Custom Fit Clothing: Zozo Pants

WARNING:  There is some realistic waistline shown in this post.  Do not proceed if this concerns you.   

Recently I got introduced to via SpaceX.  It sounded like a neat idea!  I like the sound of clothing that just fits, and their prices were not too crazy.   So when I got some birthday cash in, I went for it.

imageFirst, I bought a $5 Zozo Suit Its not meant to be worn out in public, but here’s a picture anyway.  I’ve tried to make it … PG-13.  The dots REALLY DO go everywhere.  There are different sized dots to point where the wrists and ankles and neck are.  

I used their little stand, propped up my phone, and went through the process of getting measured.  Standard photogrammetry – they take 12 pictures, guided by voice prompts.  They don’t save the pictures.  The app crashed twice on me, and once I didn’t wait long enough (I have an old phone), but I finally got these measurements:


Which I promptly trusted.   Not a mistake, as you will see later.

I then went on to order a pair of pants, a T-Shirt and a Long Sleeve shirt.   The Pants got delivered within a week, the shirts aren’t here yet.

Excited, I tried on the pants, and: 


What gives? 

Pull the pants up and ..


Turns out the computer had used 39” for my waist, which is technically correct, but the actual number that we should have used should have been measured a bit below, at about 37.5”.  Which is nowhere near the 34 Waist pants that fit me in normal stores.   I guess there are real inches, and designer inches.

Note, I did have an option of customizing all the numbers while ordering the pants.  I didn’t know what I was doing at that time.  THIS was my mistake, and this is where I’m learning. 

imageWell, I had taken them out of their plastic, so I figured I was stuck with the pants.  (also wrong).  I cinched them up with a belt, and they worked pretty well!  

Sealing my fate: I wore them for two days.    Now they are really “worn” and cannot be returned.

Then, later, trying to see when my shirts were going to arrive, I found this button in the app:


Doh!  I could have gotten them altered!   Clicking in gives a more complete method of “returning for a different fit”:


Okay, Zozo, I forgive you.  I really could have double-checked which measurements the computer was applying to me – I’ll do that next time I order.   I probably will order again, just to complete the cycle.

All in all, I’d give it a thumbs up.  They don’t have the most awesome clothing ever, but if you have a hard time finding the right size of stuff, this would be a relatively gentle way to get in with measurements and custom fit clothing.  You could then branch out to several of the other services, which have suddenly started showing up in my Instagram feed – go go targeted advertising. Most of them are much more expensive, for much higher quality clothing. 

3D Models.. from Camera to Paper

I’ve been playing with “structure from motion” / “photogrammetry” apps for a bit.  Lots of stuff still to figure out, but here’s a possible interesting path.   Note that none of this is optimal – wrong camera, wrong print medium, etc – but its fun.

1.  Start with a Video of walking around The Dude Abiding.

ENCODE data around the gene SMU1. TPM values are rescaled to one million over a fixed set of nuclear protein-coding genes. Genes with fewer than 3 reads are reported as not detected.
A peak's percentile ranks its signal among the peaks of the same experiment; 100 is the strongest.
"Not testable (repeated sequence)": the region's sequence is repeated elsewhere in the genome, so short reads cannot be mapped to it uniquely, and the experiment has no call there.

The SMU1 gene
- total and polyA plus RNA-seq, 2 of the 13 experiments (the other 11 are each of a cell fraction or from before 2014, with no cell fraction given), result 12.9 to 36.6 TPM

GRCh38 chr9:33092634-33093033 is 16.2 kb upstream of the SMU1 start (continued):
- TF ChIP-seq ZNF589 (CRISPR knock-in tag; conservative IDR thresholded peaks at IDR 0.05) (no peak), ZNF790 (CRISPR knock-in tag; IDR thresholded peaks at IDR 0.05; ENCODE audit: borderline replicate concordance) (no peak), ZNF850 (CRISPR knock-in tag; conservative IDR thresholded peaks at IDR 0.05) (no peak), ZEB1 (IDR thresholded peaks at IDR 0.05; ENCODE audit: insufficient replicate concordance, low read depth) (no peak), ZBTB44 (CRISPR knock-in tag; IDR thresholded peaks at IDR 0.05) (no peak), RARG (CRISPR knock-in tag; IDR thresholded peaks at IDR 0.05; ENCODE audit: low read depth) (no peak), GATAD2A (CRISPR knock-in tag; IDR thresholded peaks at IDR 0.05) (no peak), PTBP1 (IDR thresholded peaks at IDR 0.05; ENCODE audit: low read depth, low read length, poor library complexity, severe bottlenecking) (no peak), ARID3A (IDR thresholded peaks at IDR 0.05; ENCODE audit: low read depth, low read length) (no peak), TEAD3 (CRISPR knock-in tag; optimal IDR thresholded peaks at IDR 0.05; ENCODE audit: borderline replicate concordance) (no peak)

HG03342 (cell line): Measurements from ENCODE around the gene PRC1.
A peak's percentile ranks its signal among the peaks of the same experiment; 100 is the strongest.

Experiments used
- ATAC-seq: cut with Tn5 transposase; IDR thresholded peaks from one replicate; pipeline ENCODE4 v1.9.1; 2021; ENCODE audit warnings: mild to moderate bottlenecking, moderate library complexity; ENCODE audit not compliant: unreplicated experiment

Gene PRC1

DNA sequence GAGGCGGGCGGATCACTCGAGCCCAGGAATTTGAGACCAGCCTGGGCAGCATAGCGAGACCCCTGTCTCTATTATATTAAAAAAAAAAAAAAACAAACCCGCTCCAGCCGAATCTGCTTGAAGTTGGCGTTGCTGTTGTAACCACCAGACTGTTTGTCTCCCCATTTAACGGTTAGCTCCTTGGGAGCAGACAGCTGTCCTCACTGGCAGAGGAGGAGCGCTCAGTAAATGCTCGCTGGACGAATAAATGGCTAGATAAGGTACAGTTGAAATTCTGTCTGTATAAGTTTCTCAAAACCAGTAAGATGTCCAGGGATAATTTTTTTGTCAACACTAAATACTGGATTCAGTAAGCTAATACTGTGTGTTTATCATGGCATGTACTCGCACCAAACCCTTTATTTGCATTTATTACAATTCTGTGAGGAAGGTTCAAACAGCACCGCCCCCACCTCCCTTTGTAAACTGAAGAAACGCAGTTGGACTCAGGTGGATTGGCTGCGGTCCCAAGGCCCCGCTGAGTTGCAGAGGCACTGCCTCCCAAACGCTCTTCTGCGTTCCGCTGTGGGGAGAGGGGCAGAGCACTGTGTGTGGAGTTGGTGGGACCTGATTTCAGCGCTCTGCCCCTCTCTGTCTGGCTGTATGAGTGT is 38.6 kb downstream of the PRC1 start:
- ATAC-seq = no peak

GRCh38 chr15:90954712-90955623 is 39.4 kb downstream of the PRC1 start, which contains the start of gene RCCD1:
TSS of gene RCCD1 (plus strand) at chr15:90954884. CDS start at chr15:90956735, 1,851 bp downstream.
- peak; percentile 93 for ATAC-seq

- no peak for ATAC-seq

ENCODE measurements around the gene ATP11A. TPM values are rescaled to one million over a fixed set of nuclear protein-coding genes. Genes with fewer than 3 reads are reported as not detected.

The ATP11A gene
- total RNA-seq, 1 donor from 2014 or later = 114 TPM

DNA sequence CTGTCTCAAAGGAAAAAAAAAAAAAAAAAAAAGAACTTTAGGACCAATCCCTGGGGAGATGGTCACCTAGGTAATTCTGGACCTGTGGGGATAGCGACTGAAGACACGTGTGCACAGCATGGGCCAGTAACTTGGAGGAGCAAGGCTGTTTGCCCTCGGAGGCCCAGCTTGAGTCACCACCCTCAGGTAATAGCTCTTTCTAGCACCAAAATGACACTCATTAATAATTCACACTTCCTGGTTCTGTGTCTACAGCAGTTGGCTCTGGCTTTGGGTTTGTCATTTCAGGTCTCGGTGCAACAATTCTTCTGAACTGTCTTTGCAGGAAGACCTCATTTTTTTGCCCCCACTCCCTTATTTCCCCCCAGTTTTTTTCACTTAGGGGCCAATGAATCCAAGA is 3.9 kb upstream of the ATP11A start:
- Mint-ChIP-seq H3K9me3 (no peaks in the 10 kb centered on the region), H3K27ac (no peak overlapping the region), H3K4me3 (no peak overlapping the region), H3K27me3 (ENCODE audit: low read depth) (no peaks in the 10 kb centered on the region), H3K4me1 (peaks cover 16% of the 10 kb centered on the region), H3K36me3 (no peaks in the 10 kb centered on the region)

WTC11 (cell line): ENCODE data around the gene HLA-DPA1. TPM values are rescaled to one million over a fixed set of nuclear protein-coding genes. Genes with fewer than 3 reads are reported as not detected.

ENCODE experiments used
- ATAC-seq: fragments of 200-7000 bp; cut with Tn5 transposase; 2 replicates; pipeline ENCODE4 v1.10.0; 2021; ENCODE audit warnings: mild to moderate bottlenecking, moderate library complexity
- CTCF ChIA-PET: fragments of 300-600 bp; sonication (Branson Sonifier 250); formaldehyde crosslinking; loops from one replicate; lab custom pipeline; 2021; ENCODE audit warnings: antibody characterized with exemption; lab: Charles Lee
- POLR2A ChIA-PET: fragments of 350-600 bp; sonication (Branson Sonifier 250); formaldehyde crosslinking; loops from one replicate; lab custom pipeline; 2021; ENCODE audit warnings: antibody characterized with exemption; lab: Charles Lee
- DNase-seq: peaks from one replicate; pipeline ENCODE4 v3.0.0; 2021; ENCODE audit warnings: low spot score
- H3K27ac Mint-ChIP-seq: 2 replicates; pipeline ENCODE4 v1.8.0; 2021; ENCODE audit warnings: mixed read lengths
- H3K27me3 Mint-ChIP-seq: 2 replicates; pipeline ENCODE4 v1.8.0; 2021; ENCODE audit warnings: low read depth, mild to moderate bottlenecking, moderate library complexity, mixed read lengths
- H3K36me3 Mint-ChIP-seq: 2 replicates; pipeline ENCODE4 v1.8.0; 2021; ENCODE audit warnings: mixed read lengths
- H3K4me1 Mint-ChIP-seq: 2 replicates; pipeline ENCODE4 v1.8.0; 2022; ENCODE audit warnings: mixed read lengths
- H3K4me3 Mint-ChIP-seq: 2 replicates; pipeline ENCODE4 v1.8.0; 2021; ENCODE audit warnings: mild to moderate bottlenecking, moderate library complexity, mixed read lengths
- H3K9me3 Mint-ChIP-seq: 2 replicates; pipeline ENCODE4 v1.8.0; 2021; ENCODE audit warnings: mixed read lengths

He owned the copy of Lebowski that I watched, so I associate him with the Dude

(His name is Joel, he’s one of my coworkers, he also teaches kids how to code)

2.  Using VLC, play then Shift-S to snap, then plan, then Shift-S to snap, to extract a bunch of frames.

2014-04-18 14_32_47-F__2014_3dmodels_joel

3. Load them into Agisoft PhotoScan ($179, or you could go 123D Catch from Autodesk, that one is free, but possibly less accurate?).   Run “Align Cameras”, get point cloud.

2014-04-23 16_27_44-joel.psz — Agisoft PhotoScan

4. Crop in the model box, hit Build Dense Cloud.  This is where it starts to look really interesting.

2014-04-23 16_28_03-joel.psz — Agisoft PhotoScan

5.  Build a Model .. Build Texture.  This is what the result looks like at “medium” resolution:

2014-04-18 14_32_30-Untitled_ — Agisoft PhotoScan (demo)

Not the greatest, but that’s because of the camera I used (video compression = artifacting = bumps) plus camera lens distortion etc.

6. However, that doesn’t work for what we’re doing next.  I don’t own a $10k color 3d printer.  So instead.. paper!

Build a model at lower resolutions:

2014-04-23 16_28_23-Build Mesh2014-04-23 16_28_49-joel.psz — Agisoft PhotoScan

Don’t forget to close holes! (tools menu) …  build texture…

2014-04-23 16_29_00-Build Texture2014-04-23 16_29_51-joel.psz_ — Agisoft PhotoScan

7. Export the model.  This is the $179 pay for step in Agisoft PhotoScan.

2014-04-23 16_30_16-Export Model - Wavefront OBJ

Note that this saves both a .JPG and a .PNG texture.  JPG on the Left.    I might be mistaken, but I think they were saved at the same time.   Actually, the .JPG might be the overall “build me a texture”, and the .PNG is the “export my model to wavefront”.   It’s a little freaky.


8.  Load the .OBJ into Pepakura.  $39, I totally plan to buy it.

2014-04-23 16_31_47-joel - Pepakura Designer 3

9. Unfold, and Print:

2014-04-23 16_31_55-joel - Pepakura Designer 3

10.  Print it out on cardstock, cut, and fold ..

I haven’t done this part yet.

These screenshots were from my second attempt.  Here is Joel holding my first attempt, which was 500 faces, a bit too complex:

2014-04-23 14.25.40